Preparing Volunteers for Domestic Violence Shelter Work
RAFT Team, November 25th, 2019
Many people make time to volunteer at a shelter, especially during the holidays. While the extra hands are very much appreciated, most volunteers are not familiar with the challenges most survivors face. You can put them to work with facility work, work that is always needed. (We cover a list of ideas here.) They can clean, organize, cook, bake treats, and help with childcare. Depending on your shelter setup, this could mean little interaction with your survivors.
Guide Your Volunteers
If your volunteers will work directly with your survivors, consider giving them a Dos and Don’ts Quick Guide to ensure their time is beneficial to all involved. We’ve pulled this list of Don’ts from a best practices manual for Domestic Violence Programs supplied by the National Center on Domestic and Sexual Violence (NCDSV) (p24-25).
When working with survivors, volunteers DON’T:
- Don’t tell them what they should do.
- Don’t badmouth the abuser.
- Don’t make promises you can’t keep.
- Don’t play the role of “rescuer.”
When working with survivors, volunteers DO:
- Make time for them
- Listen without judgment
- Believe them
- Validate their feelings
- Respect their privacy
- Empower them
When we stand with survivors, we’re helping them get back on their feet and grow into a healthy and confident new life. Unfortunately, this “help” occasionally has negative effects, even if we are well-intentioned.
The NCDSV lists four types of advocacy that do not empower:
- Aggressive Advocacy: The advocate conceives of her role as taking over and doing everything, often leaving the woman out of the picture entirely. This style is often tempting because of our desire to be helpful or save time.
- “Smile and Be Nice” Advocacy: The advocate plays up to her contacts in agencies to get what the woman needs Both styles can entrap because workers in other agencies often would rather work with advocates than the women themselves. The two workers then engage in a dialogue about what the woman needs, rendering her invisible and not in control of her life.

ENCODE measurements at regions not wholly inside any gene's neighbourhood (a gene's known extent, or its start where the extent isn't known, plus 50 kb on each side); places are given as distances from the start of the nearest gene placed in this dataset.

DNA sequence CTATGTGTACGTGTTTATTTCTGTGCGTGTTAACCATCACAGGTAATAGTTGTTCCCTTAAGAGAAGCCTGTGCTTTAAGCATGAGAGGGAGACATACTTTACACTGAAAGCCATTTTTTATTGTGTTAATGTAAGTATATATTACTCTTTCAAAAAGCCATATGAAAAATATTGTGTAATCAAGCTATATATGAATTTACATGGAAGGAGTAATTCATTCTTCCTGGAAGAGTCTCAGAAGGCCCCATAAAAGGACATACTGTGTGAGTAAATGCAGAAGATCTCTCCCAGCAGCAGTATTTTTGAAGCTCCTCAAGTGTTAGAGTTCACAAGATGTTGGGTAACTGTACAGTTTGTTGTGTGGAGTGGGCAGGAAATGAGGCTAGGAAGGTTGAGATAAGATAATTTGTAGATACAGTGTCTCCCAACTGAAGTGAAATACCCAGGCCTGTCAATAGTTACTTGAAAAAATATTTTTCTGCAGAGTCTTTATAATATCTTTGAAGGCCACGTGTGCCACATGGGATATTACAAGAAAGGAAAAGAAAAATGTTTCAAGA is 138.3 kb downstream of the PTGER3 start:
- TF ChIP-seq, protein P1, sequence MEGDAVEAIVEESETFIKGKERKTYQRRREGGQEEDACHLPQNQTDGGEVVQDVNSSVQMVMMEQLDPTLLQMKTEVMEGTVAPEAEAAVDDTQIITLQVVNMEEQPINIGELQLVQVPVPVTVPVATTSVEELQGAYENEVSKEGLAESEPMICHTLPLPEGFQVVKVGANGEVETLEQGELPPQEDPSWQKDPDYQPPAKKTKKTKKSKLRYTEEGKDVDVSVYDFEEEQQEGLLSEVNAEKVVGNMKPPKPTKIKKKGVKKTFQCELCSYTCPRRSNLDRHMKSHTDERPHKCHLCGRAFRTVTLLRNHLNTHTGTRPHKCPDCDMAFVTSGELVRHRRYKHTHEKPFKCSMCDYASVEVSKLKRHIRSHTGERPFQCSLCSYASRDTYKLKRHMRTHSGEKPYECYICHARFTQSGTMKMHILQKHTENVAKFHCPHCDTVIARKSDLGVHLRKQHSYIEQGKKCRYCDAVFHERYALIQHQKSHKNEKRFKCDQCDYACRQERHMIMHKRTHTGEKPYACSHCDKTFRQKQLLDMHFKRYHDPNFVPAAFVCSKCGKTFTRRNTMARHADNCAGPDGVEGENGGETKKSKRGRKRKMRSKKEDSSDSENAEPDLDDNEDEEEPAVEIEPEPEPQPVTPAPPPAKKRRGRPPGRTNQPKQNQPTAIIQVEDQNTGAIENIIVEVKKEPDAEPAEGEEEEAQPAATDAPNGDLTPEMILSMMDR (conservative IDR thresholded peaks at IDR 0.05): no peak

- Passive, Surrendering Advocacy: Occurs when the advocate herself lacks confidence, is easily intimidated by institutions, and gives up her power to others. It is a “Could I please have?” rather than “We would like” attitude. An advocate with this attitude is easily overwhelmed and gives up easily when any obstacle is encountered.
- Do-Gooder, Bleeding Heart Advocacy: Based on a “poor thing” attitude This style smacks of class bias disguised as sympathy. The advocate feels sorry for the woman and does things for her that she is perfectly capable of doing herself.
When you empower your volunteers and provide a list of clear boundaries, you’re helping survivors, your shelter staff, and other volunteers.
“Nothing else in all life is such a maker of joy and cheer as the privilege of doing good.” James Russell Miller
After Your Volunteers Leave
Send a quick thank you note to these organizations and individuals who lend a helping hand. If you can, name at least one specific thing they did that was helpful to you and your shelter. This small exercise of gratitude can mean much to the giver, but it also benefits you! It might even be the beginnings of your own Gratitude Journal.
Here’s what the latest research tells us about the benefits of gratitude:
- Opens the door to more relationships
- Helps us sleep better
- Grows our empathy
- Improves our health
- Makes us happier
Let us know how it goes with your holiday volunteers. We’d love to add to our list.